2. the authorised product information must include relevant information on the results of the paediatric studies (including the Summary of Product Characteristics); and
  3. the product must be authorised in all Member States.

As agreeing an updated Summary of Product Characteristics is the final step in the process for obtaining a varied MA, a varied MA must be granted to fulfil the second of these requirements. Jacob LJ was not convinced by DuPont's arguments that there were alternative methods to disseminate the information on the results of the paediatric studies, concluding that 'in the end it is what is on and in the packet which counts. And that is not determined finally until the MA is settled.'

Consequently, in order for an application for a paediatric extension to be granted:

  1. the application must contain a copy of the varied MA which contains a statement of compliance with the agreed PIP (in accordance with Article 28(3) of the Paediatric Regulations) – Article 8(1)(d)(i) of the SPC Regulations. This results in a practical, open and transparent system such that 'All a Patent Office has to do is to look at the MA to see whether the PIP has been complied with'; and
  2. unless the varied MA was obtained under the centralised procedure, the application must contain proof that varied MAs which contain the results of the paediatric studies have been obtained EU wide – Article 8(1)(d)(ii) of the SPC Regulations.

Currently and until 9 January 2012, under transitional provisions of Articles 7(4) and 7(5) of the SPC Regulations an application for a paediatric extension to an existing SPC must be filed at least 6 months prior to expiry of the SPC; thereafter the application must be filed 2 years before SPC expiry. If an application is filed in the last 6 months of the duration of an SPC, it will be rejected. However, if filed with at least 6 months remaining but the application fails to provide the requested documents (under Article 8 of the SPC Regulations), Article 10(3) of the SPC Regulations specifies that the UK-IPO shall ask the applicant to rectify the 'irregularity' within a stated period of time.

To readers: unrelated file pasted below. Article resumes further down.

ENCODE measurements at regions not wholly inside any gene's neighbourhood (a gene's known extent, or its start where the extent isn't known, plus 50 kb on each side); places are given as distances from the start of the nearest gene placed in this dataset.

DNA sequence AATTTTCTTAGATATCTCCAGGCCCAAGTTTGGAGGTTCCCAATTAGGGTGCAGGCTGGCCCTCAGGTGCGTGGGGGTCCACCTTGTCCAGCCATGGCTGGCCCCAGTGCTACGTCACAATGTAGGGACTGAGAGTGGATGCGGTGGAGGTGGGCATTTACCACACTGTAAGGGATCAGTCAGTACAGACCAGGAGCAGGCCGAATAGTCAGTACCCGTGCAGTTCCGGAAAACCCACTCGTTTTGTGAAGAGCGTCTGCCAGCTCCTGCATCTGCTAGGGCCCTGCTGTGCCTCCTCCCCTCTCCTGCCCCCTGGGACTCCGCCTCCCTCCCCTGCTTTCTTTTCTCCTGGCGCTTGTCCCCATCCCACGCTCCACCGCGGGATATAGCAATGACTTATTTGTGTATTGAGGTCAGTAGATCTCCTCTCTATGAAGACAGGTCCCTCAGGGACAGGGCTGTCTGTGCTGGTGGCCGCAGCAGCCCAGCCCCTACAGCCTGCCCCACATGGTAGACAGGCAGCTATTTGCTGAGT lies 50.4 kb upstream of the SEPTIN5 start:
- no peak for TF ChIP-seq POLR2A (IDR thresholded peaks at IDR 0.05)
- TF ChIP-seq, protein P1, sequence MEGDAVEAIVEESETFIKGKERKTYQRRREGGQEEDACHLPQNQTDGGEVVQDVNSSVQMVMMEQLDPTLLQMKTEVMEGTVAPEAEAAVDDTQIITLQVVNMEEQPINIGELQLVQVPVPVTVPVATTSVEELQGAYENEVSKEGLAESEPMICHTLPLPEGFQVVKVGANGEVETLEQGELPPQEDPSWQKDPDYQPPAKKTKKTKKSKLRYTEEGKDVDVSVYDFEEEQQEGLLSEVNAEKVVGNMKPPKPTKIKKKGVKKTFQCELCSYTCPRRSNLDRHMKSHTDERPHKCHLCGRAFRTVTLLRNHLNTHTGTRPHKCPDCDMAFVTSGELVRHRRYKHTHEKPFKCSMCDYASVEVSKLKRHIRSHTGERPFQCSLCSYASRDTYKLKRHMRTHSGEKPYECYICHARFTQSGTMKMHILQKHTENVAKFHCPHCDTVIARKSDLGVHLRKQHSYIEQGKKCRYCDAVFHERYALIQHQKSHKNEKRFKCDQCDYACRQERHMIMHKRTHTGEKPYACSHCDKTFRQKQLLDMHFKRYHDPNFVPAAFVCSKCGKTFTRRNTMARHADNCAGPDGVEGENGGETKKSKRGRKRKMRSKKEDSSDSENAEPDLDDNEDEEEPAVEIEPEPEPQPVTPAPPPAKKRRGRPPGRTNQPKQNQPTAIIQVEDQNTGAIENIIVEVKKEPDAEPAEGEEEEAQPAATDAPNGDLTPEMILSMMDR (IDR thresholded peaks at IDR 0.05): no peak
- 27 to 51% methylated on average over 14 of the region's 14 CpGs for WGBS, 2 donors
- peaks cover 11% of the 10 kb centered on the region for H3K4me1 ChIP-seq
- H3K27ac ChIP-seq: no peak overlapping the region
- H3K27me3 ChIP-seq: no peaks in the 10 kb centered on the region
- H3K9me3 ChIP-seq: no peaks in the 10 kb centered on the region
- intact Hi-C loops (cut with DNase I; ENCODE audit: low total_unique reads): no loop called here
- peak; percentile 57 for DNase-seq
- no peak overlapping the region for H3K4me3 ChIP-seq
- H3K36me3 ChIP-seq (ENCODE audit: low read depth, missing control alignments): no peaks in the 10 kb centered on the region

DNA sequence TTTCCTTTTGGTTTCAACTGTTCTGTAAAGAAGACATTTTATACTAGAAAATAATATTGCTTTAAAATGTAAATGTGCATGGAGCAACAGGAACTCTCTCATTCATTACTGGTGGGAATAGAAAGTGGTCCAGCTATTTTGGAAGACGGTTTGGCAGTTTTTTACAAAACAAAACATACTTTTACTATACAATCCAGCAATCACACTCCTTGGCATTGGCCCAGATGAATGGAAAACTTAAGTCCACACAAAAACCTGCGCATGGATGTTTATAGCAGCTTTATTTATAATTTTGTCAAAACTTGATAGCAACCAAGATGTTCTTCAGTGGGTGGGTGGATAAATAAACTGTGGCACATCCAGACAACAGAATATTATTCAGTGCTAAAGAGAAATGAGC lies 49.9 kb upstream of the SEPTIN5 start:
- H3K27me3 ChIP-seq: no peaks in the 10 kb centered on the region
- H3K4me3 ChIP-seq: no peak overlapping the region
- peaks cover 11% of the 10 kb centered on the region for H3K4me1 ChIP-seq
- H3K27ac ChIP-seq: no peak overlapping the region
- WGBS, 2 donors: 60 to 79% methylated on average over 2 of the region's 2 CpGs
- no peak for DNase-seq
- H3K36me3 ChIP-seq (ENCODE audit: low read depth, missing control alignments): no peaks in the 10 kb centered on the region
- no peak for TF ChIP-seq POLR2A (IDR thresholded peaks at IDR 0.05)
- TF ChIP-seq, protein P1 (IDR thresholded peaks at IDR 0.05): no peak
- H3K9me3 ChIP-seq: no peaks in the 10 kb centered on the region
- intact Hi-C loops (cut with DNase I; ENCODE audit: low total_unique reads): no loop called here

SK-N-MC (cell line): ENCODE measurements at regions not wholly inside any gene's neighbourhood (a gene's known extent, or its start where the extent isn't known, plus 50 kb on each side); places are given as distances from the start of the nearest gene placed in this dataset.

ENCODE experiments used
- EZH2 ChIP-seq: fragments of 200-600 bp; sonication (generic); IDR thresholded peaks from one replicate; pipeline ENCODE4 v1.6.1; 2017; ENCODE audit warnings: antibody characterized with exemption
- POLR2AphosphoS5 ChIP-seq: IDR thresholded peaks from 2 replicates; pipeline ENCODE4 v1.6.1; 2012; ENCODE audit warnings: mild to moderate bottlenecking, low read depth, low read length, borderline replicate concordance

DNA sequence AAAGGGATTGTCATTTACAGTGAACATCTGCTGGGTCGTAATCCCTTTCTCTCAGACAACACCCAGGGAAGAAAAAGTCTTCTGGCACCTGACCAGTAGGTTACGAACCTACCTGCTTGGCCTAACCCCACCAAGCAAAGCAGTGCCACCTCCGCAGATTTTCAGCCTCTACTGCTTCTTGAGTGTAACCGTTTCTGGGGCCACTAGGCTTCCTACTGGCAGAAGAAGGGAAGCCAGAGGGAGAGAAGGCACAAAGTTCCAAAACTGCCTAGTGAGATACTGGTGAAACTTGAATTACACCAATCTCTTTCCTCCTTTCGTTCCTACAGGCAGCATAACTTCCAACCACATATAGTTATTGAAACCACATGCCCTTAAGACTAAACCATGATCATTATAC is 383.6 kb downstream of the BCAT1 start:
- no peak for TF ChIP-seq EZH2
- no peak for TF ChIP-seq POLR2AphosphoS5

Jacob LJ and Stanley Burnton LJ saw no reason why 'irregularity' should be given a restrictive meaning such that it only encompasses something missing from the application that could have been contained within it at that time. Jacob LJ highlighted that there is no support for a narrow interpretation in the Paediatric Regulations: the reward of a paediatric extension is for complying with the agreed PIP and obtaining the necessary varied MAs, it is not for doing all that before the application is made. Jacob LJ and Stanley Burnton LJ concurred that the meaning of 'irregularity' should be such that an applicant could supplement its application with material even if this material was not available at the time of filing its application. Therefore, save for an 'improbably extreme case', this interpretation removes the risk that for applications for paediatric extensions based on national marketing authorisations obtained under the mutual recognition (or decentralised) procedure, that an applicant could be denied its reward through no fault of its own but by virtue of the failure of a national authority to comply with its obligations to vary an MA within the time required by community law.

Despite the issue not being before the court, Jacob LJ provided further guidance on the period of time that the UK-IPO should provide to applicants under Article 10(3) of the SPC Regulations. The UK-IPO should take into account all relevant factors, including the reason for the failure to include the required documentation and, the delay by and the conduct of the applicant. Therefore, in light of the purpose of the Paediatric Regulations, unless the applicant has behaved unreasonably it should be given the time to obtain its reward.